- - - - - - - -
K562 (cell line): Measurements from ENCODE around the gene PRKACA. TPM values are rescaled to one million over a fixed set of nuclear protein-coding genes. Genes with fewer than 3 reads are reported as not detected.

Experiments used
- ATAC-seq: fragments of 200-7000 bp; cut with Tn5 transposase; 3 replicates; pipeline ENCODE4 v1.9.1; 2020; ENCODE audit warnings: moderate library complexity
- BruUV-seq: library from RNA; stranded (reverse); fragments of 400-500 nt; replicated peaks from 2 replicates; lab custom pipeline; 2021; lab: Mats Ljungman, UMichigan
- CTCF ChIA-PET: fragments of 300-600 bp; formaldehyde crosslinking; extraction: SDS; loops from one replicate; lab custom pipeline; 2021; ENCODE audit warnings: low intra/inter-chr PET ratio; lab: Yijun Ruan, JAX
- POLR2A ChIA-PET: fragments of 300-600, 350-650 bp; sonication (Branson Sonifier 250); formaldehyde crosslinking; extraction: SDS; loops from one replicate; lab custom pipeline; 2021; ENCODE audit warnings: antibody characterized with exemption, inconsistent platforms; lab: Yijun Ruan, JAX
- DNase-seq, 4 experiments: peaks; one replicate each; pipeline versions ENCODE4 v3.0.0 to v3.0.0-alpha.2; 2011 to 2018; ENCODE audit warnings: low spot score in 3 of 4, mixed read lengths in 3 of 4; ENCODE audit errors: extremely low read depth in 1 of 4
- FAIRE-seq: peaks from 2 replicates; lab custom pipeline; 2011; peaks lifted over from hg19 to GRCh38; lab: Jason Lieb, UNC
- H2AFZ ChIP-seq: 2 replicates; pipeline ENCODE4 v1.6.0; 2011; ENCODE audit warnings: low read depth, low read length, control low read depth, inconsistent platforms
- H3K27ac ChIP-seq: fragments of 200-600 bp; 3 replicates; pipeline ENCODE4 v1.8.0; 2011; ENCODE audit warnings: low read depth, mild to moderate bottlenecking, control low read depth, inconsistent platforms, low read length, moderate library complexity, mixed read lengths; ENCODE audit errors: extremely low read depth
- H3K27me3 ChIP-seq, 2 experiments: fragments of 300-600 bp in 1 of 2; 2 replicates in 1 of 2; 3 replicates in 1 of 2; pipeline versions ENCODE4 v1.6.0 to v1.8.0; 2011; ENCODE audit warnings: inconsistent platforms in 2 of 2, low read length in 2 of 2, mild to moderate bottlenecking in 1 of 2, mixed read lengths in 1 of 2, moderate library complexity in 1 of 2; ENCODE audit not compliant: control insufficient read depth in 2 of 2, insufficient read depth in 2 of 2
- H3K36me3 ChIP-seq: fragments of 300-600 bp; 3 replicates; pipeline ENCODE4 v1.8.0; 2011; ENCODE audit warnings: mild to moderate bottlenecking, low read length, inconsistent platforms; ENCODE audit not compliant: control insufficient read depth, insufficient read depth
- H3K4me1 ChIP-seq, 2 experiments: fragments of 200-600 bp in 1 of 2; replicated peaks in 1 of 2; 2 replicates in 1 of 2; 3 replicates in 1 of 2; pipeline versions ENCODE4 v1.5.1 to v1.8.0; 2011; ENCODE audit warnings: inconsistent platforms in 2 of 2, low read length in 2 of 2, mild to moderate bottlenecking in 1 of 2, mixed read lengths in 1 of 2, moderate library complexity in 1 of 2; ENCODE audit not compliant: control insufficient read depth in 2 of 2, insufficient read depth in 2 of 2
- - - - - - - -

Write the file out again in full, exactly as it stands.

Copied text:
K562 (cell line): Measurements from ENCODE around the gene PRKACA. TPM values are rescaled to one million over a fixed set of nuclear protein-coding genes. Genes with fewer than 3 reads are reported as not detected.

Experiments used
- ATAC-seq: fragments of 200-7000 bp; cut with Tn5 transposase; 3 replicates; pipeline ENCODE4 v1.9.1; 2020; ENCODE audit warnings: moderate library complexity
- BruUV-seq: library from RNA; stranded (reverse); fragments of 400-500 nt; replicated peaks from 2 replicates; lab custom pipeline; 2021; lab: Mats Ljungman, UMichigan
- CTCF ChIA-PET: fragments of 300-600 bp; formaldehyde crosslinking; extraction: SDS; loops from one replicate; lab custom pipeline; 2021; ENCODE audit warnings: low intra/inter-chr PET ratio; lab: Yijun Ruan, JAX
- POLR2A ChIA-PET: fragments of 300-600, 350-650 bp; sonication (Branson Sonifier 250); formaldehyde crosslinking; extraction: SDS; loops from one replicate; lab custom pipeline; 2021; ENCODE audit warnings: antibody characterized with exemption, inconsistent platforms; lab: Yijun Ruan, JAX
- DNase-seq, 4 experiments: peaks; one replicate each; pipeline versions ENCODE4 v3.0.0 to v3.0.0-alpha.2; 2011 to 2018; ENCODE audit warnings: low spot score in 3 of 4, mixed read lengths in 3 of 4; ENCODE audit errors: extremely low read depth in 1 of 4
- FAIRE-seq: peaks from 2 replicates; lab custom pipeline; 2011; peaks lifted over from hg19 to GRCh38; lab: Jason Lieb, UNC
- H2AFZ ChIP-seq: 2 replicates; pipeline ENCODE4 v1.6.0; 2011; ENCODE audit warnings: low read depth, low read length, control low read depth, inconsistent platforms
- H3K27ac ChIP-seq: fragments of 200-600 bp; 3 replicates; pipeline ENCODE4 v1.8.0; 2011; ENCODE audit warnings: low read depth, mild to moderate bottlenecking, control low read depth, inconsistent platforms, low read length, moderate library complexity, mixed read lengths; ENCODE audit errors: extremely low read depth
- H3K27me3 ChIP-seq, 2 experiments: fragments of 300-600 bp in 1 of 2; 2 replicates in 1 of 2; 3 replicates in 1 of 2; pipeline versions ENCODE4 v1.6.0 to v1.8.0; 2011; ENCODE audit warnings: inconsistent platforms in 2 of 2, low read length in 2 of 2, mild to moderate bottlenecking in 1 of 2, mixed read lengths in 1 of 2, moderate library complexity in 1 of 2; ENCODE audit not compliant: control insufficient read depth in 2 of 2, insufficient read depth in 2 of 2
- H3K36me3 ChIP-seq: fragments of 300-600 bp; 3 replicates; pipeline ENCODE4 v1.8.0; 2011; ENCODE audit warnings: mild to moderate bottlenecking, low read length, inconsistent platforms; ENCODE audit not compliant: control insufficient read depth, insufficient read depth
- H3K4me1 ChIP-seq, 2 experiments: fragments of 200-600 bp in 1 of 2; replicated peaks in 1 of 2; 2 replicates in 1 of 2; 3 replicates in 1 of 2; pipeline versions ENCODE4 v1.5.1 to v1.8.0; 2011; ENCODE audit warnings: inconsistent platforms in 2 of 2, low read length in 2 of 2, mild to moderate bottlenecking in 1 of 2, mixed read lengths in 1 of 2, moderate library complexity in 1 of 2; ENCODE audit not compliant: control insufficient read depth in 2 of 2, insufficient read depth in 2 of 2